For the last couple of years, taking notes on a variety of subjects was driving me nuts: I tried it on single sheets of paper (almost no organization and easily lost), within a paper notebook1 (hard to edit once a page is full) and I tried a combination of web-based tools such as delicious, Asana, Evernote and several others I cannot remember anymore. The drawback of the latter is apparent: once you are disconnected you are out of luck.
Due to this mess, I began to write down new notes in the format to rule them all: Markdown; one file covering a single subject. Although I could serve and edit the Markdown files with Nodewiki, I decided to generate a single, static HTML page with Pandoc to review my notes.
Rendering Markdown content with Pandoc
Pandoc is a document conversion tool that accepts “markdown, reStructuredText, textile, HTML, DocBook, or LaTeX” and outputs amongst others HTML (normal pages and slide shows), EPUB and the mentioned markup formats.
Multiple input files can be passed to Pandoc, thus generating a single HTML file is as simple as
pandoc -s *.md > foo.html
Because the default Pandoc HTML output left everything to be desired, I wrote an HTML template with a toggable table of contents, a style sheet that is easy on the eyes and a Makefile that takes care of generating the final HTML page and pushing it to my server.
UPDATE: I abandonded that repository for a slightly more generic approach that I describe here.
Initially, I also tried Gouda to generate one HTML page per Markdown file. But I didn’t like the rigid structure of the final result and hence sticked with this setup. However, should something more suitable arrive on the scene, I will be prepared with my plain text Markdown notes.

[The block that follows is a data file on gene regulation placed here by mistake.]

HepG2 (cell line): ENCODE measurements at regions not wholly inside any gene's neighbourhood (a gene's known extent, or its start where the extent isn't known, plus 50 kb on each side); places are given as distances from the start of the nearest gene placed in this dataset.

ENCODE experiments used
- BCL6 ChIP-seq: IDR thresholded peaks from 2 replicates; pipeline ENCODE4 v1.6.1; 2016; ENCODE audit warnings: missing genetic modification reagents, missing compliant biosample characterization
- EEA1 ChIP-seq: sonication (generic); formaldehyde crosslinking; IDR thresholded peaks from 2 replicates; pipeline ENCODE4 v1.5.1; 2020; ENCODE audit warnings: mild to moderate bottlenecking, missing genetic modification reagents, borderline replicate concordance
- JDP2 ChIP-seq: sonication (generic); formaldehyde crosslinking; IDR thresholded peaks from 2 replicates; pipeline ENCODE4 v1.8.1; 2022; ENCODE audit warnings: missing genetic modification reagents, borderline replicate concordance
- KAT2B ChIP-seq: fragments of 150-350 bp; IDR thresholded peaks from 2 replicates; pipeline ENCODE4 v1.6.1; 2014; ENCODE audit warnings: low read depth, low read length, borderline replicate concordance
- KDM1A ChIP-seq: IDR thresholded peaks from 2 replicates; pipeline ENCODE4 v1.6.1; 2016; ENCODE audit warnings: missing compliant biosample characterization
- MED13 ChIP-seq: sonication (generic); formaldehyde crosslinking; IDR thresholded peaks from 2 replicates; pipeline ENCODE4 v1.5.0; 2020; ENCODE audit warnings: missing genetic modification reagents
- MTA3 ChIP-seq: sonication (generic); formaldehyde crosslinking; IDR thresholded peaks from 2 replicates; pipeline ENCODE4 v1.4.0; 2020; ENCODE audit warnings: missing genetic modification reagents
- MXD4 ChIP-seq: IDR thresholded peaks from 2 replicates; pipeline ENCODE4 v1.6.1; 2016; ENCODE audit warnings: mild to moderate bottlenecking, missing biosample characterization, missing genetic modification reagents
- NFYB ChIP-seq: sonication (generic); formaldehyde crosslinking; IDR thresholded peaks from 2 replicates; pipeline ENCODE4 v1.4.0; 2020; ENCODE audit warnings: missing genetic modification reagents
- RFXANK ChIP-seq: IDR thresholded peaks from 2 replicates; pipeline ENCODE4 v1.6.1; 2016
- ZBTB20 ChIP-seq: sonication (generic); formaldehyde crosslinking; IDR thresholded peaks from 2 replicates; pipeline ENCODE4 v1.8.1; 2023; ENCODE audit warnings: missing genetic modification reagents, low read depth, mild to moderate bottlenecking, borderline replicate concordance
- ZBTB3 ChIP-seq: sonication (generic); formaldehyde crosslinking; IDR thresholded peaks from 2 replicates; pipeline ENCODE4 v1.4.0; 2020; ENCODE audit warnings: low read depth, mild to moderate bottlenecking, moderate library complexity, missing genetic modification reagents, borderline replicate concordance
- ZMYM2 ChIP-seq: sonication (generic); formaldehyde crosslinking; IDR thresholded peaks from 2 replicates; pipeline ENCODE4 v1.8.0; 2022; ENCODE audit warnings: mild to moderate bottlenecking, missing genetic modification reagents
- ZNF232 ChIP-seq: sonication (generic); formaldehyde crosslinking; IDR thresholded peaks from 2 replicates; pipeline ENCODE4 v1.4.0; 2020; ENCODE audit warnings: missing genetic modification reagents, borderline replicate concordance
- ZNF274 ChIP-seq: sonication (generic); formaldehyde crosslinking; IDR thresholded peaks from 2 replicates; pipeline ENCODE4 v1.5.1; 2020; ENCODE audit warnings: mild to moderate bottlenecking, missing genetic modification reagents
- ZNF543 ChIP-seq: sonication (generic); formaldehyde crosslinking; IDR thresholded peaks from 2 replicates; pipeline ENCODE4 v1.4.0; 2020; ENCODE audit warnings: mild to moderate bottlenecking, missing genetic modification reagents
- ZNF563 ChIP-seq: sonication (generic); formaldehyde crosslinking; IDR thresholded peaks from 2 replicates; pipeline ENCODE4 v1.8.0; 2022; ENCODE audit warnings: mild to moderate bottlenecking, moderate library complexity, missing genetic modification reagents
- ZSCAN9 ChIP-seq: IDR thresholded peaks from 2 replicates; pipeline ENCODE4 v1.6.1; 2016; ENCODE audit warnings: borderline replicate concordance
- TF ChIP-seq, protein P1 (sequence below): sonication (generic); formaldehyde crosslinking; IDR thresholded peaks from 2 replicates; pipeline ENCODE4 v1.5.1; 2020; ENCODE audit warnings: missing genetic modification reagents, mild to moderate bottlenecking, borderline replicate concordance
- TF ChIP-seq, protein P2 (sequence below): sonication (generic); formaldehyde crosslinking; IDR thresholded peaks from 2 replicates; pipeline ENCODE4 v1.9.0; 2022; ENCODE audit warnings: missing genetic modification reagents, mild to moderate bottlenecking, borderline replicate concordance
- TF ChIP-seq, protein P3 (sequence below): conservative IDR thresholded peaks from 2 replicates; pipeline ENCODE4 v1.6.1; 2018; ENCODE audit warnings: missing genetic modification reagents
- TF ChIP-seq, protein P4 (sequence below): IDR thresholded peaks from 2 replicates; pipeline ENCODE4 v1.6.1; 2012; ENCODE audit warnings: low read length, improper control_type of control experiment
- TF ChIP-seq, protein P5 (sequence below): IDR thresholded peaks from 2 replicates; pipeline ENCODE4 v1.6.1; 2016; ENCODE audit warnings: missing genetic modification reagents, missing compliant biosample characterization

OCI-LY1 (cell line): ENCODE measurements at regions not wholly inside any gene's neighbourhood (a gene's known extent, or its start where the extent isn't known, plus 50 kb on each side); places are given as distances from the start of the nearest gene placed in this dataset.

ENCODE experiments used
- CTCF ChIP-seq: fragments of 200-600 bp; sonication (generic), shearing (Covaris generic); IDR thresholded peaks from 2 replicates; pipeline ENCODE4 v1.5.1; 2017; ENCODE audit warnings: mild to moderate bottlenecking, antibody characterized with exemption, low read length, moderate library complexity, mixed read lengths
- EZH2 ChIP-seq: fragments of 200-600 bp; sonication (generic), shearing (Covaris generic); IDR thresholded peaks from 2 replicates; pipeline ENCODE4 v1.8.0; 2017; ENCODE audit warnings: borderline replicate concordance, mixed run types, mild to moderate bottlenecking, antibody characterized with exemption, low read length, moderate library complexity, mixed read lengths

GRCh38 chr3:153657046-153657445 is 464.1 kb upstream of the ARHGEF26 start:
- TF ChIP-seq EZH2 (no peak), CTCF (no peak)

Synchronization with Bitpocket
Instead of using Git, I store the notes in a plain directory and synchronize it with Bitpocket across all machines:
In short, Bitpocket is a small but smart bash script that does two-way directory synchronization resembling Dropbox sync. Simply it just uses rsync to make the actual sync. It runs rsync twice: first syncing from remote to local machine, then from local to remote machine. This way all new files that appeared on remote are fetched to local machine and all new locally created files are replicated on remote machine.
Although, I lose the ability to go back to a previous state as with Git, I don’t have to do the “add, write comment, commit and push” dance, to update a simple note. Until now, I haven’t yet had any problems with Bitpocket in terms of stability or lost data. Knockin’ on wood …
I still use a paper notebook for taking notes during verbal meetings or on my way without a PC, though. Long term information is transfered into my Markdown-based system later on. ↩